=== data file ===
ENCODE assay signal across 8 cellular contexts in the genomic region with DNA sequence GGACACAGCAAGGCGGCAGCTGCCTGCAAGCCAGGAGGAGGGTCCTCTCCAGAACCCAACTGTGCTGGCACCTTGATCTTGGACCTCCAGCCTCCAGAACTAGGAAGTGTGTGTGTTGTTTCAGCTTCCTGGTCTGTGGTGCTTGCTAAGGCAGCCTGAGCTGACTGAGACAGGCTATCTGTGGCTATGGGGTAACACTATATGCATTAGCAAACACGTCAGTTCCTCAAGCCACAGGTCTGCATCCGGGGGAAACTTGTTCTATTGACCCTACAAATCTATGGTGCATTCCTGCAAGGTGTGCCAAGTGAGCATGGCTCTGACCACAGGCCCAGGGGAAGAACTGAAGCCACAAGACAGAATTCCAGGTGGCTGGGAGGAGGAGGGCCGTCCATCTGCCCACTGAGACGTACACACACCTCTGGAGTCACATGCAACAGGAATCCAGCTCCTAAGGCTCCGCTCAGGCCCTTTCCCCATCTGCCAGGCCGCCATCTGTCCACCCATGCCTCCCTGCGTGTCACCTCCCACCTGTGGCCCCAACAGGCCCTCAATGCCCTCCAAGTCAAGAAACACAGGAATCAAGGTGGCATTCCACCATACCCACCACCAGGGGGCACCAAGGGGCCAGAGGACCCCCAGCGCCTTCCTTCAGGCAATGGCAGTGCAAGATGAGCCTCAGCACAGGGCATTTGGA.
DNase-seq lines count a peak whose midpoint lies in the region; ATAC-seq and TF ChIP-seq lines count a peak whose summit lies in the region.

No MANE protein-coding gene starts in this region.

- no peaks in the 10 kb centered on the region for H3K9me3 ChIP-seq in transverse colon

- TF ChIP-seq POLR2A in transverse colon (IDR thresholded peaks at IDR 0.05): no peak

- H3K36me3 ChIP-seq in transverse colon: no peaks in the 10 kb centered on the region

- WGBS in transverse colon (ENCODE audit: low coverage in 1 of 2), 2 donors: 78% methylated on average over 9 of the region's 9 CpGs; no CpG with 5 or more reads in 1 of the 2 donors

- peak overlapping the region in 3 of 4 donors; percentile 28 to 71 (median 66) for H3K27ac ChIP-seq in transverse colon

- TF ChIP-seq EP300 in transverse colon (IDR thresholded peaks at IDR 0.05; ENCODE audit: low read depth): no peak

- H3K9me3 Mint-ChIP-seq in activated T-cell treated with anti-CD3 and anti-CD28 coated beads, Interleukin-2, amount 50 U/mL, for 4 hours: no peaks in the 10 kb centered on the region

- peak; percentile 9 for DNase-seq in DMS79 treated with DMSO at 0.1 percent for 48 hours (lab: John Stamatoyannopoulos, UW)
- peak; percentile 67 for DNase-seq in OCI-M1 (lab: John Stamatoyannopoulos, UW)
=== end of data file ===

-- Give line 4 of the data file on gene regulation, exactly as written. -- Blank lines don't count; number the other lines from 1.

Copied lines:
- no peaks in the 10 kb centered on the region for H3K9me3 ChIP-seq in transverse colon